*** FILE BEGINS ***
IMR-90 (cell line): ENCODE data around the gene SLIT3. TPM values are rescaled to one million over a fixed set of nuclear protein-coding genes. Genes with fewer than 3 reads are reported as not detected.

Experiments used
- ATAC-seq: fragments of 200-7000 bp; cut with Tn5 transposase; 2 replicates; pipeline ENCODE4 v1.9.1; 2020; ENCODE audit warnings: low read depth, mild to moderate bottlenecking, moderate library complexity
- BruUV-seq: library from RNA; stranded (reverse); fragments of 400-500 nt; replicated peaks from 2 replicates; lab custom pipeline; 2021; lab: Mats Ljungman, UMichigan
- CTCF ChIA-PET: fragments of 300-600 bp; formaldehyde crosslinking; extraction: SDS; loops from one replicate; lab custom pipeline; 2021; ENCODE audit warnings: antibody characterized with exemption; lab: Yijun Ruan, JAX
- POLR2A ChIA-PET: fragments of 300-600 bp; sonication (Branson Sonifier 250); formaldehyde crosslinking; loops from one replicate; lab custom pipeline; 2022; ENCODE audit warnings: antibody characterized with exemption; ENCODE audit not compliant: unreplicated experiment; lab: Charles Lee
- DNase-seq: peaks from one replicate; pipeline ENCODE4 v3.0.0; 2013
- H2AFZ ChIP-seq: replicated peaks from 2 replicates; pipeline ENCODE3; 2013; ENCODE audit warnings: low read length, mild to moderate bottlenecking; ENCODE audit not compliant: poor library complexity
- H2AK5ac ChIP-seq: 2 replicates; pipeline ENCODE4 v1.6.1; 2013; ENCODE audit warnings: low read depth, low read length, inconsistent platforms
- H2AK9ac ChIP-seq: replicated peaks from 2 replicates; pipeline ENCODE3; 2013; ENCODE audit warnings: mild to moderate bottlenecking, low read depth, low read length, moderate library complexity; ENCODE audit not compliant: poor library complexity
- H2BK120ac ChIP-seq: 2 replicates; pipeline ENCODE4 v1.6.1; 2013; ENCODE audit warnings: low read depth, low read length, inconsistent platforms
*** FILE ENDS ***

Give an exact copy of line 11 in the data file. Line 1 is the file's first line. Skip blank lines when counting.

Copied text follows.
- H2BK120ac ChIP-seq: 2 replicates; pipeline ENCODE4 v1.6.1; 2013; ENCODE audit warnings: low read depth, low read length, inconsistent platforms